ECO 311 Midterm 2 Spring 2018 Solutions

53 views15 pages
Published on 31 Jan 2019
Department
Course
Professor
Eco311, Second Midterm Exam, Spring 2018.
Prof. Bill Even
-1-
Your Name (Please print) ______FORM 1__________________________________
Your section (Please circle) 8:30 10:05
Your row (Please circle) 1 2 3 4 5
Directions
Place your answers to all questions in the space provided. Clearly circle your answer to each question
so that it can easily be distinguished from your work. Round all numerical answers to the nearest 100th
(e.g. 1.23) unless specifically told otherwise. Each question is worth 4 points unless otherwise
indicated.
The formula sheet and tables with the standard normal CDF and F-distribution are attached to the end
of the exam.
Unlock document

This preview shows pages 1-3 of the document.
Unlock all 15 pages and 3 million more documents.

Already have an account? Log in
Eco311, Second Midterm Exam, Spring 2018.
Prof. Bill Even
-2-
Table 1 (provided in the attachment) provides the results of a regression of student grades in courses at
Miami University between 2008 and 2017. In addition to coefficients and standard errors, the model’s
total and residual sum of squares are provided along with the number of observations. The grade variable
is the standard numeric value assigned to letter grades and ranges from 0 (F) to 4 (A or A+) The control
variables used in table 1 include:
Female: dummy variable that equals one if the student is female; 0 otherwise.
Resident: dummy variable that equals one if the student is a resident of Ohio; 0 otherwise
High School GPA: The student’s grade point average in high school.
ACT Score: The student’s composite ACT score.
Use specification (1) to answer the questions below.
1) Construct a 95% confidence interval for the coefficient on the Ohio resident dummy variable.
(-.02,.00)
2) What is R2 in specification (1)?
.10
3) (6 points) If another control variable is added to the regression, indicate whether each of the following
statements is true (T) or false (F).
a) R2 cannot decrease. T
b) Adjusted R2 will decrease unless the new variable has a t-statistic with an absolute value greater
than one.T
c) Adjusted R2 will be less than R2 T
4) If the t-statistic for a coefficient is 1.50, what is the associated p-value for the null hypothesis that the
coefficient is zero? Give answer to nearest .01. (Note: the table for the standard normal distribution
is included attachments.) 0.13
5) Based on specification 1 in table 1, construct a t-statistic for the null hypothesis that Ohio residents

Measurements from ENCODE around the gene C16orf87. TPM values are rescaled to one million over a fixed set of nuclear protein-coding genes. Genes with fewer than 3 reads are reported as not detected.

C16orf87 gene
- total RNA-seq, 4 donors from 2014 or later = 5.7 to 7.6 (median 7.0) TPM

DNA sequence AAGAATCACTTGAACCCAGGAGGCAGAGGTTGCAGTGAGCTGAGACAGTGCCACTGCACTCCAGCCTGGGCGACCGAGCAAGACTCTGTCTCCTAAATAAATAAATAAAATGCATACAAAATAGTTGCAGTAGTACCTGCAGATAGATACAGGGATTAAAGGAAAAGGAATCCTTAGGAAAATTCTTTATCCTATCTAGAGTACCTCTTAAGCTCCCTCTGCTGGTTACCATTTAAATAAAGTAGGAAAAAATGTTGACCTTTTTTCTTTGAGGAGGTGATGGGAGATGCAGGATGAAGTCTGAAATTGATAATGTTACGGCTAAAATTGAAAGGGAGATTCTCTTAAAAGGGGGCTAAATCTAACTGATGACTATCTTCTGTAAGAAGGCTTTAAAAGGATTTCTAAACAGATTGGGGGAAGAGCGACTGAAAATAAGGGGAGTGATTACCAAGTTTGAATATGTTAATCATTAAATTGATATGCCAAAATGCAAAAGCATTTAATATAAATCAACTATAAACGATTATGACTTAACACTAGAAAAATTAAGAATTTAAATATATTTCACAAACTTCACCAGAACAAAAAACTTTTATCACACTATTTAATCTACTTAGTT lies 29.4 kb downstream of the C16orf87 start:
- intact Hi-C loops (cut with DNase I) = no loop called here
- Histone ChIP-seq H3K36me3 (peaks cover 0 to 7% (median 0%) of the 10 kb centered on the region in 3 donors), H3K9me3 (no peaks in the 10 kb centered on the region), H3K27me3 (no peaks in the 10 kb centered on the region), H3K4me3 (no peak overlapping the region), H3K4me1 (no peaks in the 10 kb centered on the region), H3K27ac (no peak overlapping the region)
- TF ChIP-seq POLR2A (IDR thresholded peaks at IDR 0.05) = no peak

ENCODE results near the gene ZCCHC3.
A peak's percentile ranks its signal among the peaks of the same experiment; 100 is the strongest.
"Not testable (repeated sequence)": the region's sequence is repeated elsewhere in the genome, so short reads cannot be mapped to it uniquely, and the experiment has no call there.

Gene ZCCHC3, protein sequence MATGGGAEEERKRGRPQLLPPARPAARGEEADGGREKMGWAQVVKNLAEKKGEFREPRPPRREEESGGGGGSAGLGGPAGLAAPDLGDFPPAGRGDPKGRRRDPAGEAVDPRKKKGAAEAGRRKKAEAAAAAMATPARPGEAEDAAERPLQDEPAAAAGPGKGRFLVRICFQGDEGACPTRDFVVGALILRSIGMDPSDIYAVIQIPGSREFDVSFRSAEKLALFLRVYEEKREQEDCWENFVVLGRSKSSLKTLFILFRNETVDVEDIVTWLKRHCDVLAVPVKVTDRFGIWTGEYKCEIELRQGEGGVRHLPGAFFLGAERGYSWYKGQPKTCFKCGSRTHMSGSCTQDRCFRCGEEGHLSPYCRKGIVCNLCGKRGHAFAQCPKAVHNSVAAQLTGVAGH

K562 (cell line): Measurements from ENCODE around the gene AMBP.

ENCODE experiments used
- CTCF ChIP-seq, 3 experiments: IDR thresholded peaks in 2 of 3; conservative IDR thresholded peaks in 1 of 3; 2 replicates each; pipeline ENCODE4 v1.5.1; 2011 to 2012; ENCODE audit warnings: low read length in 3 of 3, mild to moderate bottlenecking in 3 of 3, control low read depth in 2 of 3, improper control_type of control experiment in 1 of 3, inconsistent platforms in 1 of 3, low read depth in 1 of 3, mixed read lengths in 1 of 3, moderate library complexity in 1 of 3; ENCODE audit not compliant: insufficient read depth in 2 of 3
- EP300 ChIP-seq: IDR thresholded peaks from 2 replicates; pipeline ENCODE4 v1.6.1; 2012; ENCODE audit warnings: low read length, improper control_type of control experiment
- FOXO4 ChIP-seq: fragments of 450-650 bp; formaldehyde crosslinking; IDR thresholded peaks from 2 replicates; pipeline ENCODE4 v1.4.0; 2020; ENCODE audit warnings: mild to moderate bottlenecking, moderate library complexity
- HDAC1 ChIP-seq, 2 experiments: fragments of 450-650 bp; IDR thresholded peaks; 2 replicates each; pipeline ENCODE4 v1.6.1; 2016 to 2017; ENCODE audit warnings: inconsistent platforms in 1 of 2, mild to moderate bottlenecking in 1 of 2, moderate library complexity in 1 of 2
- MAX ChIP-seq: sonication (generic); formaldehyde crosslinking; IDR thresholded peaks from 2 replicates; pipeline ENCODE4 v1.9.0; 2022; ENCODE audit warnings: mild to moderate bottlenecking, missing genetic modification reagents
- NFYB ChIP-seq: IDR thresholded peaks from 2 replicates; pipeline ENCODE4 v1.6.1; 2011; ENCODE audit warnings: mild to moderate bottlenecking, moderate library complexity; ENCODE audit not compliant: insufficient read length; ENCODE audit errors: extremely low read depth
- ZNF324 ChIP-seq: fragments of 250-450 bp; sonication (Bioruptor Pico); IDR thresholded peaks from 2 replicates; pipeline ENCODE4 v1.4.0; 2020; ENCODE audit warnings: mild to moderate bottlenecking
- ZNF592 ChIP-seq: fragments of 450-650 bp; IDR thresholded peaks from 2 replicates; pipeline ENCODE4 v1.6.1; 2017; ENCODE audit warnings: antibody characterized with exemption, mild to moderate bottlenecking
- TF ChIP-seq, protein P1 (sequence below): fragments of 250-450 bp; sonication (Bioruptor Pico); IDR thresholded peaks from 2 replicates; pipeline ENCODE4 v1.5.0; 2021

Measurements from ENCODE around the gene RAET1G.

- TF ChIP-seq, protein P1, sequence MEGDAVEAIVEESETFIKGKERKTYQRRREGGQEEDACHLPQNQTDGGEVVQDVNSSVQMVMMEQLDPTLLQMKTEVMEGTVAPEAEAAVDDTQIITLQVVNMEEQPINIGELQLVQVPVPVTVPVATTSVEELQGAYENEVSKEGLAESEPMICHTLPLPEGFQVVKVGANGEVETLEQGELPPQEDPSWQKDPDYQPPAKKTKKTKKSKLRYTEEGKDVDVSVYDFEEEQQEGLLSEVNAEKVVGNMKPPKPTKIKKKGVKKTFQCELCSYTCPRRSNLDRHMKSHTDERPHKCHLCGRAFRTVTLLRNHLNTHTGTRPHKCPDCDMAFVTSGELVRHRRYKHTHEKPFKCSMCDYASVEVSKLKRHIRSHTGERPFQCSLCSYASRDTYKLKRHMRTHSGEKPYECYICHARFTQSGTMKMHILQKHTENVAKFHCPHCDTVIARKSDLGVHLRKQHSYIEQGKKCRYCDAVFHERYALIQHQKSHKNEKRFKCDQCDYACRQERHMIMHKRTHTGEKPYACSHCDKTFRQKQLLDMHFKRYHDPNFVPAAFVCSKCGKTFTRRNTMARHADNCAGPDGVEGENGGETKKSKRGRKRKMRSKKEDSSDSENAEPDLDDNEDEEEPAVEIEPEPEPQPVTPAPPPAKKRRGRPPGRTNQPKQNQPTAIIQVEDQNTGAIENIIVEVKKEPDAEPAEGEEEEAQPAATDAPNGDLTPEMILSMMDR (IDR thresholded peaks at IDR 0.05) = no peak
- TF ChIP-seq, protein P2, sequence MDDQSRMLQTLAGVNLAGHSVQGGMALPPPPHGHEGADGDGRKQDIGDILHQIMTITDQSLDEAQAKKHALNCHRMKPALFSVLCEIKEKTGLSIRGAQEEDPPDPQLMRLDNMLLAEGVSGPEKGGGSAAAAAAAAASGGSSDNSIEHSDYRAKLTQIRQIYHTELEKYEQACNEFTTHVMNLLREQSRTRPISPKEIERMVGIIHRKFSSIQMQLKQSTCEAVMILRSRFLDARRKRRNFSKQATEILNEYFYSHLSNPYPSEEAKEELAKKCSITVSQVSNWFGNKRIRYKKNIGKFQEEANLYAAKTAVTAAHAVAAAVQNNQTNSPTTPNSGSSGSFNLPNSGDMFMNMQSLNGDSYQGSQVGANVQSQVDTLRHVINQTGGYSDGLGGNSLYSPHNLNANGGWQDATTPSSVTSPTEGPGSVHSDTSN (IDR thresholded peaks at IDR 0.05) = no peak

and non-residents earn the same grades.
a) What is the value of the t-statistic?
2.0
b) Can you reject the null hypothesis at the
i) .10 level of significance?
yes
ii) .01 level of significance?
no
Unlock document

This preview shows pages 1-3 of the document.
Unlock all 15 pages and 3 million more documents.

Already have an account? Log in
Eco311, Second Midterm Exam, Spring 2018.
Prof. Bill Even
-3-
6) In specification (2), a control for the person’s ACT score is added to the regression. You should also
note that the coefficient on the female dummy variable rises relative to the estimate in specification
(1). Based on this and how omitted variable bias works, it must be the case that:
a) On average, women have lower ACT scores than men.
b) On average, women have higher ACT scores than men.
c) Neither of the above is implied by the change in the estimated coefficient on the female dummy
variable.
7) Using specification (2), what is the predicted course grade for a non-resident female student who had
a 3.0 high school GPA, and a 25 on the ACT? Give your answer to the nearest .01.
.694+3(.483)+.198+25(.023)=2.92
8) In specification (3), an interaction term between the female dummy variable and the ACT Score is
added. Based on this specification, what is the marginal effect of a one point increase in the ACT
score for
a) a male student? .024 b) a female student? .021
9) Based on specification (3), we can conclude that as the ACT score rises, the predicted grade earned
a) Rises for men, but falls for women.
b) Rises for both men and women, but more for women than men.
c) Rises for both men and women, but more for men than women.
10) Based on specification (3), we can conclude that, holding the other controls variables constant,
a) Women have higher grades than men
b) The female grade advantage is greater among students with higher ACT scores.
c) Both a and b
d) Neither a or b.
11) Using the results in specification (3), calculate the t-statistic to test the null hypothesis that the
marginal effect of ACT scores on grades is identical for men and women.
a) What is the t-statistic?
3.0
b) Based on the t-statistic, can you reject the null hypothesis that the marginal effect of ACT scores
on grades is identical for men and women at
i) The .05 level___y___ ii) the .01 level___y_____
Unlock document

This preview shows pages 1-3 of the document.
Unlock all 15 pages and 3 million more documents.

Already have an account? Log in

Get OneClass Grade+

Unlimited access to all notes and study guides.

YearlyMost Popular
75% OFF
$9.98/m
Monthly
$39.98/m
Single doc
$39.98

or

You will be charged $119.76 upfront and auto renewed at the end of each cycle. You may cancel anytime under Payment Settings. For more information, see our Terms and Privacy.
Payments are encrypted using 256-bit SSL. Powered by Stripe.